Eventually, I drag myself away from the magic glen and follow the river back towards the trails. I swing up left towards Spinc and climb the 600 wooden steps to the observation post high above the valley. Taking in the stunning views, I catch my breath. That will do for training for today! I swing down past Kevin’s Bed; the now inaccessible cave believed to have been used as a retreat by St Kevin and later for St. Laurence O’Toole; and down to the Upper Lake, past the 11th Century Reefert Church, the burial ground for the Clan O’Toole – the local kings or rulers.
Walking back towards the car to dump my damp gear in the boot, I glance at a teenage girl, dragging herself reluctantly from her dad’s jeep with a gloomy sigh. I smile as we pass each other, and I comment that I didn’t feel like going up myself this morning, but it was worth it when I got out there. “Really?” she replied. Not a bored ‘teenage’ reply, more hopeful and pleasant. Encouraged, I laughed and explained how I nearly drove back to Dublin without getting my boots wet, but ended up being thrilled by flowering clover, clever birds and silver spider webs caught in herbs and heather.
She smiled and said OK and headed for the hill. She may have been inspired, or maybe she thought I was ‘off with the fairies’. Although, I suppose, that could be inspiring too. Who can ever know what lies under a mountain of cloud and gloom? Like life itself, it’s often worth pushing on and giving things a chance. I may not have covered many kilometres of incline today, but I had fun and fed my soul. Sometimes it’s good to put the training regime aside and just enjoy the outdoors for its beauty and timeless simplicity. I’ve learned already, you can move mountains, just by ‘walking your way to fitness’.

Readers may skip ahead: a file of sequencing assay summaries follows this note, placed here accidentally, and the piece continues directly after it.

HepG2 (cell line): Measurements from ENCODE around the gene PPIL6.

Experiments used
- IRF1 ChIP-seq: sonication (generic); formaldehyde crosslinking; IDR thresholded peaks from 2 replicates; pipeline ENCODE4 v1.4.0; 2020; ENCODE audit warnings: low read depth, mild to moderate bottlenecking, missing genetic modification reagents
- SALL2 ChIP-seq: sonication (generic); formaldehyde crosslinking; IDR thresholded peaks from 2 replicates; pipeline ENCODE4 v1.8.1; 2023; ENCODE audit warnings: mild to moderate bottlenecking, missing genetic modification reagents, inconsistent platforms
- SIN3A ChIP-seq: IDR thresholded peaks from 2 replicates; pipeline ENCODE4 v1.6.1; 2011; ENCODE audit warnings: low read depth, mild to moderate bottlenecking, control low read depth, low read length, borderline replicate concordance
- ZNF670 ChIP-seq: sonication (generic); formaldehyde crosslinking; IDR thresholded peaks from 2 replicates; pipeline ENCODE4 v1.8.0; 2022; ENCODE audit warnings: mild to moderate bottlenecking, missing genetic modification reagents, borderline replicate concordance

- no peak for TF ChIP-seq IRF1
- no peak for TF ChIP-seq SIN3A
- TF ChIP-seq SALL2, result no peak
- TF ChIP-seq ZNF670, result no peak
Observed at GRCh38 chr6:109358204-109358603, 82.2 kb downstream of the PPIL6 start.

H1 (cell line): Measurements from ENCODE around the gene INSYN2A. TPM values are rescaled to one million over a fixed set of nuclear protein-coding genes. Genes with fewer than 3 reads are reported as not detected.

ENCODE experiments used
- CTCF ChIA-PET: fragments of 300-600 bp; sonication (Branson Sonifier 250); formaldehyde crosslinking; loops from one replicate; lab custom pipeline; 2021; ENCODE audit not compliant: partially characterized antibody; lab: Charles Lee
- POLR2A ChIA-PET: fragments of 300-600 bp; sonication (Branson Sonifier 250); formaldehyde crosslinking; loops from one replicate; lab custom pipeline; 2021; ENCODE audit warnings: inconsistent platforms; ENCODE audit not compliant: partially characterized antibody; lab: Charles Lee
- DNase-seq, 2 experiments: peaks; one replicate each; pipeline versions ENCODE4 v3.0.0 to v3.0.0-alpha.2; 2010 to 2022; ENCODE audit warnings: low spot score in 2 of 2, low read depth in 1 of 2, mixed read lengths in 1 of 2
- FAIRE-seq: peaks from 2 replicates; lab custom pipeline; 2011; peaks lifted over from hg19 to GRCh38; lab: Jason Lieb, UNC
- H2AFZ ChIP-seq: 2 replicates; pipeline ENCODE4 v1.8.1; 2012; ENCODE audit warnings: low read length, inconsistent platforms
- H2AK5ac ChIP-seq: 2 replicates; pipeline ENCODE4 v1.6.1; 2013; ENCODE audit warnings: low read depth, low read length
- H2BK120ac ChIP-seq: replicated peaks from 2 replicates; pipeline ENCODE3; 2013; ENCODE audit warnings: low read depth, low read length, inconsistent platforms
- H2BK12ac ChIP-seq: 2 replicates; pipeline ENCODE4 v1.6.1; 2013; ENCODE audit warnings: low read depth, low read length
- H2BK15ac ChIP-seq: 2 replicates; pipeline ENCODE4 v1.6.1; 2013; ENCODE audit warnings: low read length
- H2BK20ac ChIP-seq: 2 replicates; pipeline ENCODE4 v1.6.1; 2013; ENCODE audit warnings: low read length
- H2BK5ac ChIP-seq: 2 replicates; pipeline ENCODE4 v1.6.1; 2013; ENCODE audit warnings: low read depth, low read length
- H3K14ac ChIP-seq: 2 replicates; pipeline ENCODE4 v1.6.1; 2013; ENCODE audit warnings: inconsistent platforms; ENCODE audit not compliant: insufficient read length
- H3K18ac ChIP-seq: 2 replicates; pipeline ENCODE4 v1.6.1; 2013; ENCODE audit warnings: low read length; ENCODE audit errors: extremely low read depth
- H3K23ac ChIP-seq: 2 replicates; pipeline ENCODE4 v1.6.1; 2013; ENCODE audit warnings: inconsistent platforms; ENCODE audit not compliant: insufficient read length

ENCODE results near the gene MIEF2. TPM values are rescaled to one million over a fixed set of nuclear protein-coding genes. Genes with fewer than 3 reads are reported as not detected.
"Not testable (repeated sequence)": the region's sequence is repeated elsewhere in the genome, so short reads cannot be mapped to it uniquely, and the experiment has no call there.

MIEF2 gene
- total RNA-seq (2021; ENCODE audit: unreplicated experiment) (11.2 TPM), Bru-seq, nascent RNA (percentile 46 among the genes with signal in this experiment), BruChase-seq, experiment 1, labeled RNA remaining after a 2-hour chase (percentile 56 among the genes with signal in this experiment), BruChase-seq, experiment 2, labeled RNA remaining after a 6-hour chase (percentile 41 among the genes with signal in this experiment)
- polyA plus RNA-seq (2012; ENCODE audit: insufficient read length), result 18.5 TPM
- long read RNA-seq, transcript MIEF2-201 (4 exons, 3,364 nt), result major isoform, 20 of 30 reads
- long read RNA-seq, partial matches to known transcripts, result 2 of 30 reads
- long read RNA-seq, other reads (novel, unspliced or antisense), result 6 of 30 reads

I’ve been on holiday, but I haven’t stopped being active and having fun.
I’m just back from Torremolinas in Spain, where I took my dad to celebrate his 88th birthday. We stayed in the Sol Aloah Puerto 4-star hotel with a deal from Clickandgo.com travel – and I’ve got to say we had a ball. it wasn’t a freebie or a sponsorship or anything, so I’ve no avaricious reason to promote or advertise the travel company or the hotel, other than to say how brilliant they were and how fantastic they were in tailoring the trip to myself and dad. They really delivered and I think that’s worth a shout-out. Thanks lads.
The hotel is situated right on the beach between two Irish bars, walking distance from the Marina, with plenty of shops and restaurants nearby, and the sea-front promenade that comes alive at night with a magical display of impromptu music, traders and entertainers. During the day we soaked up the sun, ate too much, enjoyed happy hour and spent ages in the sea Although the Med hadn’t quite warmed up to Summer temperatures, it was certainly warmer than my Sunday swims in Malahide. During the trip, Dad came kayaking with me, and body boarding and sailing – which is all pretty impressive, given the fact that he doesn’t swim!
The snorkelling was going well too, until the mouthpiece snagged in his false teeth….
Joking aside, what a fantastic spirit my dad has, and what an inspiration. Every day he shows me how life is a dream come true – you just have to wake up and live the dream. I’ve got 40 years of fun ahead of me, to get to where my dad is now, and he’s still open to new adventures. I just can’t wait until tomorrow to see what we both do next. xxx